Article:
Anshu: Another zombie survival movie, but this one’s got Tyler Posey! At first glance, it didn’t look any different from the usual suspects in this heavily-explored genre. The plot seems to be somewhat run-of-the-mill based on the trailer, but I think the best thing to hope for in a zombie flick is that it isn’t poorly made, in terms of the special effects, particularly. And, honestly, I definitely don’t think this movie has that issue. The trailer was more memorable than those for other zombie movies in my experience, and, for me, that’s a big plus. I think there’s a decent amount of potential here for it to be an entertaining experience, specifically in terms of the possible directions that the film can be taken given the many distinct relationships. I feel like there’s more than meets the eye here, and I’m curious to see if the movie will try something unique.
Trailer 3 — Enola Holmes (2020)
Sophie: Can I just say that I absolutely love character names that actually have significance and also create another layer to the plot? While the significance of Enola was given away within the first 10 seconds of the trailer by none other than Millie Bobby Brown herself, I am excited to see how this titular role will showcase Brown’s talent—especially since this character is such a change of pace from her reserved, quiet Eleven. Her fourth wall breaks and witty commentary give me early 2000s teen movies vibes which will either make the film super lovable or stale. Fingers crossed it is the former because the idea of a well-executed female lead who kicks butt—physically and mentally—might just make me quit Georgetown and join a detective agency.
John: This trailer sold me on the film. I didn’t know that I needed a film about the fourth-wall-breaking, quippy, melee-fighting, badass younger sister of Sherlock Holmes (Henry Cavil), but now that it’s here, it’s all I want to watch. This is sure to be a fun romp, and period dramas with wacky premises are a surefire way to line up some quality comedy. While Millie Bobby Brown is unquestionably the star of the show here and her performance looks like it will be a ton of fun, I do have a side note: Henry Cavil as Sherlock. Did I see it coming? No. Am I here for it? Indeed I am. Anyway, that’s all that really needs to be said about the film: the writing seems fantastic, the editing seems snappy, and Brown’s performance looks like it’ll be right on point.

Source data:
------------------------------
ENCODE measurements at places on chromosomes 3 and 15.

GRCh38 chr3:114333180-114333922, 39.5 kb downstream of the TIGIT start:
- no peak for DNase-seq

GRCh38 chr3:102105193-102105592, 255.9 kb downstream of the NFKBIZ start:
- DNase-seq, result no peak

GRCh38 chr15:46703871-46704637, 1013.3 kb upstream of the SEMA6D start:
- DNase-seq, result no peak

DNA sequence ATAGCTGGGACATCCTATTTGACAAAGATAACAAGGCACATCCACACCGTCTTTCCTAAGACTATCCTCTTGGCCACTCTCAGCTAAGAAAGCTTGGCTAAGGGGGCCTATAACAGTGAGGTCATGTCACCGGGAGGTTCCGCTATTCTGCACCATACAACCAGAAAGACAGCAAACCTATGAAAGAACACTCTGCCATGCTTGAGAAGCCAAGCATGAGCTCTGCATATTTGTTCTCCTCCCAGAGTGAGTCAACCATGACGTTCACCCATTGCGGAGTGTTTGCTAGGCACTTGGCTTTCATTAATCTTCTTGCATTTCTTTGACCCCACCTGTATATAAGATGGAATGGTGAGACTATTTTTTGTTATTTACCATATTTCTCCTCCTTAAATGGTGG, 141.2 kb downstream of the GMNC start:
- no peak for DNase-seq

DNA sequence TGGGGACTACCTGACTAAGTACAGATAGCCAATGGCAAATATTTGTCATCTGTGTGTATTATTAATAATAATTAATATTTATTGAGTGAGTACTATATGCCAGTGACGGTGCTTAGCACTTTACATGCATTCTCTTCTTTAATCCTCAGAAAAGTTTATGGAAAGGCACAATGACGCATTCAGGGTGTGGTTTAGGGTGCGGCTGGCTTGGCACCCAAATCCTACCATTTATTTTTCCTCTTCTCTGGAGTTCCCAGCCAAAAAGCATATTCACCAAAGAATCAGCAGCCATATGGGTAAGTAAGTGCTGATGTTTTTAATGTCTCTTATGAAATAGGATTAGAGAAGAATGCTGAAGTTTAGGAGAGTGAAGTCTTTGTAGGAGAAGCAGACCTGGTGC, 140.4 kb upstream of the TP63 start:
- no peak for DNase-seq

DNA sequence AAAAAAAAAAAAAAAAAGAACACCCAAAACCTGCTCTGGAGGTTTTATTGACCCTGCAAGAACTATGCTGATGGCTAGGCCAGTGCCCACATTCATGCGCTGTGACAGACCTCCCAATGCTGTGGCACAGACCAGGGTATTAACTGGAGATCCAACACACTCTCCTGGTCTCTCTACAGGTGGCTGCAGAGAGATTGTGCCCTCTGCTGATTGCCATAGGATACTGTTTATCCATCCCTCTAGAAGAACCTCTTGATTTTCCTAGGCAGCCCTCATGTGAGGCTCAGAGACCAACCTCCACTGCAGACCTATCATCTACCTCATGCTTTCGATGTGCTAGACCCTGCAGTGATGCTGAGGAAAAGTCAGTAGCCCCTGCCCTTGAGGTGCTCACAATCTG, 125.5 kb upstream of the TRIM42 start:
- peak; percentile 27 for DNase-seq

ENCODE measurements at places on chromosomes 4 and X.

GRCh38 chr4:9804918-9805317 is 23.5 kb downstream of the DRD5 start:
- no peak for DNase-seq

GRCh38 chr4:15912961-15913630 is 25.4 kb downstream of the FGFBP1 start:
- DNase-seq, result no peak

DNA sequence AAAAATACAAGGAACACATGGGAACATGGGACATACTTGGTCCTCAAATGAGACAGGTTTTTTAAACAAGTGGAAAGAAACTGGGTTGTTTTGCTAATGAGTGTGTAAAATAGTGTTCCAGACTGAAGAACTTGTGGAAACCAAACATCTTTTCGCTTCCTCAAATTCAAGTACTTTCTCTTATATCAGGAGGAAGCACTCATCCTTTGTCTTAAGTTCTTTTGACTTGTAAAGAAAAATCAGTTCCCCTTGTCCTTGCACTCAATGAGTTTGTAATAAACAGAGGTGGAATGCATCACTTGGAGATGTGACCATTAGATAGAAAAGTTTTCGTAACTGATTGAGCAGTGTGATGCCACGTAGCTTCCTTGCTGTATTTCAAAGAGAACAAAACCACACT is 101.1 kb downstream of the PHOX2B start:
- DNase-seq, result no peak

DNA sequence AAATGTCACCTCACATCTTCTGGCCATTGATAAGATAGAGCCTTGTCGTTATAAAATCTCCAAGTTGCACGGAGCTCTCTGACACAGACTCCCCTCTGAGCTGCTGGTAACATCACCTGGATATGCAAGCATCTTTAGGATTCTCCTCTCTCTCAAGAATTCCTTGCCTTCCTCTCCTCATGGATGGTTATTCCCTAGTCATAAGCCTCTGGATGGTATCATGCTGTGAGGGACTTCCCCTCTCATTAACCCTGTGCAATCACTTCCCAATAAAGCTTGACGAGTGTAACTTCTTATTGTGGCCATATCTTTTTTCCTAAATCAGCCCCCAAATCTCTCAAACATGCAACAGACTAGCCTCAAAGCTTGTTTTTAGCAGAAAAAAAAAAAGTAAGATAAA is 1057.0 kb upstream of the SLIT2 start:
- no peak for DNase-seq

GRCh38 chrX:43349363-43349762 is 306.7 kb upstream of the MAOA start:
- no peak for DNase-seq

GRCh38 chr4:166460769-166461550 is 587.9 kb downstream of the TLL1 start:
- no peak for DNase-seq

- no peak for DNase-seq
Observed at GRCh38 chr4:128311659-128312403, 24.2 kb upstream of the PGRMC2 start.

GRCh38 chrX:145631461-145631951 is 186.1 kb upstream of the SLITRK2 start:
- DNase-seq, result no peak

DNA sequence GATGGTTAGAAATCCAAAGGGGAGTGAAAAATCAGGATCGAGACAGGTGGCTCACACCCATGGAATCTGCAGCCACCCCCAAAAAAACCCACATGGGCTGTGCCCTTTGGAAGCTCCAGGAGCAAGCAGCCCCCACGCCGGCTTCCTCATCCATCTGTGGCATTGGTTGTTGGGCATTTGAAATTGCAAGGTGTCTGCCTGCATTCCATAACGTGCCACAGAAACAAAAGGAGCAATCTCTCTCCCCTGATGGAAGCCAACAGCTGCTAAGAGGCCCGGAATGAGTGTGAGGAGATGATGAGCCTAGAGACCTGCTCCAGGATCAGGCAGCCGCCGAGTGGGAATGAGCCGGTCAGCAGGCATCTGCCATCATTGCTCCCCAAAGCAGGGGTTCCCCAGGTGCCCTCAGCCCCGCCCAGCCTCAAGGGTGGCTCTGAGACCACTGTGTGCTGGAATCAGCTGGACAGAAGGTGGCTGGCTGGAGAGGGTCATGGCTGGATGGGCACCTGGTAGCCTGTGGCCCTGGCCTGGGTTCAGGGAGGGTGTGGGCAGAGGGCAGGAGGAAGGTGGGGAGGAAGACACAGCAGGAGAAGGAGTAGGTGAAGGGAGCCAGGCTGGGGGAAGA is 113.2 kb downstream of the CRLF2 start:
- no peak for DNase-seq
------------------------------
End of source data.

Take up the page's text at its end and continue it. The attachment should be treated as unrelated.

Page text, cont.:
Anshu: I got major Fleabag vibes in terms of the fourth wall breaks and Millie Bobby Brown’s cheekiness, which makes sense, since the director, Harry Bradbeer, worked on both. Of course, Enola lacks Fleabag’s self-destructive and nihilistic traits, but that is surely for the best. There’s a time and a place for that. But anyway, I digress. The first thing I gathered from the trailer was the emphasis on Enola’s (and frankly, Brown’s own) vibrancy and wit as a vehicle for elevating the plot and capturing the audience. And of course, the charming ensemble cast doesn’t hurt either. Most importantly, it’ll be interesting to see if the plot makes the movie memorable enough to potentially warrant a series, like the books it is based on, or if they end up relying too heavily on the strength of the cast that other aspects fall short. Strongly hoping for the former, because we could all use a bit more Millie Bobby Brown content in our lives.